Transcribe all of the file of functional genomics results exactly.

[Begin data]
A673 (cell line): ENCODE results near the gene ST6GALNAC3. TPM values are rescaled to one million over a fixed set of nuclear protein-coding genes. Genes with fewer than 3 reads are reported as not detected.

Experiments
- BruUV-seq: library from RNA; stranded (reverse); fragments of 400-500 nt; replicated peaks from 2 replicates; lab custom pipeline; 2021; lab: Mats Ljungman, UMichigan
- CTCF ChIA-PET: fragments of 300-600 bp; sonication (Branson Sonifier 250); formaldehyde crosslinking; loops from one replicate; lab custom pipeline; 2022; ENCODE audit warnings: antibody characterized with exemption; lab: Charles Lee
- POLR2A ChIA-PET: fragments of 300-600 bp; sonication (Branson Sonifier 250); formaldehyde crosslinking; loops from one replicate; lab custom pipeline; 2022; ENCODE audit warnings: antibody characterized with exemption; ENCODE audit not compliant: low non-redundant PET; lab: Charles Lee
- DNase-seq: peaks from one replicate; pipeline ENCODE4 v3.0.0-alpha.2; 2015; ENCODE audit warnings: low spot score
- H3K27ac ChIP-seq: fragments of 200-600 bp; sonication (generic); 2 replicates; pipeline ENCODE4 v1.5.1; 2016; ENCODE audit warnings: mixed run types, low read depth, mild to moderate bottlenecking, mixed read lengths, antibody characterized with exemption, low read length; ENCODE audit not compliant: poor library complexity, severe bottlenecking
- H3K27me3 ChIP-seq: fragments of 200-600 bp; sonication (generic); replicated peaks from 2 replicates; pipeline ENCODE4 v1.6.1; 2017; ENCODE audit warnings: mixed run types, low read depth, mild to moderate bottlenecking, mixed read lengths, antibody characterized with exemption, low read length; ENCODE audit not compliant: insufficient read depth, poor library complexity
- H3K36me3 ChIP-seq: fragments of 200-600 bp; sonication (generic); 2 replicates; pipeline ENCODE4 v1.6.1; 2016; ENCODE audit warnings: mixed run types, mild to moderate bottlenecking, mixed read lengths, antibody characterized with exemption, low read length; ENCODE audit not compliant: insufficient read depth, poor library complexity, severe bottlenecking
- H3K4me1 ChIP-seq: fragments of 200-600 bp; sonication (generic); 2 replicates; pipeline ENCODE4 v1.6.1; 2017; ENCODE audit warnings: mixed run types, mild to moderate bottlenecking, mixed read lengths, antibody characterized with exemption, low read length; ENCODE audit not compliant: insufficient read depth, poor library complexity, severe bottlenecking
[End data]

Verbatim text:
A673 (cell line): ENCODE results near the gene ST6GALNAC3. TPM values are rescaled to one million over a fixed set of nuclear protein-coding genes. Genes with fewer than 3 reads are reported as not detected.

Experiments
- BruUV-seq: library from RNA; stranded (reverse); fragments of 400-500 nt; replicated peaks from 2 replicates; lab custom pipeline; 2021; lab: Mats Ljungman, UMichigan
- CTCF ChIA-PET: fragments of 300-600 bp; sonication (Branson Sonifier 250); formaldehyde crosslinking; loops from one replicate; lab custom pipeline; 2022; ENCODE audit warnings: antibody characterized with exemption; lab: Charles Lee
- POLR2A ChIA-PET: fragments of 300-600 bp; sonication (Branson Sonifier 250); formaldehyde crosslinking; loops from one replicate; lab custom pipeline; 2022; ENCODE audit warnings: antibody characterized with exemption; ENCODE audit not compliant: low non-redundant PET; lab: Charles Lee
- DNase-seq: peaks from one replicate; pipeline ENCODE4 v3.0.0-alpha.2; 2015; ENCODE audit warnings: low spot score
- H3K27ac ChIP-seq: fragments of 200-600 bp; sonication (generic); 2 replicates; pipeline ENCODE4 v1.5.1; 2016; ENCODE audit warnings: mixed run types, low read depth, mild to moderate bottlenecking, mixed read lengths, antibody characterized with exemption, low read length; ENCODE audit not compliant: poor library complexity, severe bottlenecking
- H3K27me3 ChIP-seq: fragments of 200-600 bp; sonication (generic); replicated peaks from 2 replicates; pipeline ENCODE4 v1.6.1; 2017; ENCODE audit warnings: mixed run types, low read depth, mild to moderate bottlenecking, mixed read lengths, antibody characterized with exemption, low read length; ENCODE audit not compliant: insufficient read depth, poor library complexity
- H3K36me3 ChIP-seq: fragments of 200-600 bp; sonication (generic); 2 replicates; pipeline ENCODE4 v1.6.1; 2016; ENCODE audit warnings: mixed run types, mild to moderate bottlenecking, mixed read lengths, antibody characterized with exemption, low read length; ENCODE audit not compliant: insufficient read depth, poor library complexity, severe bottlenecking
- H3K4me1 ChIP-seq: fragments of 200-600 bp; sonication (generic); 2 replicates; pipeline ENCODE4 v1.6.1; 2017; ENCODE audit warnings: mixed run types, mild to moderate bottlenecking, mixed read lengths, antibody characterized with exemption, low read length; ENCODE audit not compliant: insufficient read depth, poor library complexity, severe bottlenecking